ZOOM WEBINAR PRESENTATION
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Abstract: Almost universally, geoscientists interpreting the stratigraphic record infer processes based on incomplete data; in such settings, conceptual models provide an important framework for organizing observations, generating interpretations, and making predictions. As powerful as these conceptual models may appear, they should be able to withstand independent testing, such as being consistent with the laws of physics. The purpose of this presentation is to start a discussion regarding two conceptual paradigms prominent in sedimentary geology: 1) that unfilled atoll lagoons represent a transient state, destined to be filled by debris from their annular reef, and 2) that fair-weather and storm wave bases represent consistent, objectively definable datums for facies and stratigraphic interpretation. Simple numerical hydrodynamic simulation models reveal several insights that cast doubt on the plausibility of these paradigms, in stark contrast with their widespread application in stratigraphic interpretations.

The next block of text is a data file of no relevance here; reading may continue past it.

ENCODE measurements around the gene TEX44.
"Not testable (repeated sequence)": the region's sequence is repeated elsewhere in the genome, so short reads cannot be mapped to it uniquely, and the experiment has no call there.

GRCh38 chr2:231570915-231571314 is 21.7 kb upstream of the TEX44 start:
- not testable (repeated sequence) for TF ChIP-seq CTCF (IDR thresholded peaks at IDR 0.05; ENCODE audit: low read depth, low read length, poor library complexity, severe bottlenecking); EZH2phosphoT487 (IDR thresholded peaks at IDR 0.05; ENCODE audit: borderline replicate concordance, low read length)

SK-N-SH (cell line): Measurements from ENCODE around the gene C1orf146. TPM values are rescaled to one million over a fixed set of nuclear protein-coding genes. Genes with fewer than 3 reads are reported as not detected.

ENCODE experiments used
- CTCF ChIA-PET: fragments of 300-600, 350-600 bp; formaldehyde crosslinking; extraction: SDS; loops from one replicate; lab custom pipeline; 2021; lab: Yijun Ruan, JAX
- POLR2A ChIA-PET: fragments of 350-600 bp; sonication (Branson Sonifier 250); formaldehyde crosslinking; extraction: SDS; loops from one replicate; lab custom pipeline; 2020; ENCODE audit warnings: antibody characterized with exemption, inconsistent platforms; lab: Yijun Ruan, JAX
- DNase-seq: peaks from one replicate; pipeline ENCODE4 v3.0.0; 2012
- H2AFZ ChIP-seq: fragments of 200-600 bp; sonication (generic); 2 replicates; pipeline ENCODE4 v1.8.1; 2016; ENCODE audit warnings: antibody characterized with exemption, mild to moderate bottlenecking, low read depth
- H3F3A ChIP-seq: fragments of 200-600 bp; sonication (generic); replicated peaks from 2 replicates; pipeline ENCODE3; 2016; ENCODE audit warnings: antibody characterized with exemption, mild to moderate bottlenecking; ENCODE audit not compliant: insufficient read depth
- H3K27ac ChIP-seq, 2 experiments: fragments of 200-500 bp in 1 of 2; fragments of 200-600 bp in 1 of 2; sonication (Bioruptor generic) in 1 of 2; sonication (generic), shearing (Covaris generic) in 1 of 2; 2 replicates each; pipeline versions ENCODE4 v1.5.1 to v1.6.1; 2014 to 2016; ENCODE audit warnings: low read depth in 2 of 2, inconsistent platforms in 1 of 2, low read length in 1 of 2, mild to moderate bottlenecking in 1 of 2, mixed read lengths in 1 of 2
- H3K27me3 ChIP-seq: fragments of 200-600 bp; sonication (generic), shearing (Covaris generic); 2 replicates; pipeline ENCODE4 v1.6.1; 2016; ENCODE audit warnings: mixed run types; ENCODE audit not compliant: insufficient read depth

Biography: Gene Rankey is Professor of Geology at the University of Kansas, where he serves as Co-Director of the Kansas Interdisciplinary Carbonates Consortium. His research program focuses on unravelling and quantifying the nature and controls on variability in surface processes and geomorphic forms in tropical marine and nearshore sedimentary systems. It emphasizes field study of modern ramps and atolls, where both process (waves, tides, chemistry, etc.) and product (e.g., sediment, biota, geomorphology) can be observed, and their relations rigorously evaluated and numerically modelled. Recent field areas range from the Pacific (Kiribati, French Polynesia, Cook Islands), to Southeast Asia (Malaysia, Indonesia), to the Caribbean (Bahamas, Yucatan, Mexico, Turks and Caicos). Beyond efforts that focus on modern systems, the research has direct application to understanding geologic analogs in the stratigraphic record via development of testable quantitative and conceptual models for the origin and heterogeneity of the stratigraphy of ancient carbonate reef, shoal, ramp, and platform successions. Key means include high-resolution, sequence-based analysis of subsurface analogs using core, log, and seismic data, and includes recent efforts in Malaysia, Kansas, Saudi Arabia, and Australia. Rankey has served as editor of Journal of Sedimentary Research and numerous books, and as associate editor of Sedimentology, Journal of Sedimentary Research, and Geological Society of America. He has won several awards for Outstanding Paper (2002, 2008, 2010, JSR), and Outstanding Poster (2017, AAPG), and was an AAPG Distinguished Lecturer (2008-2009).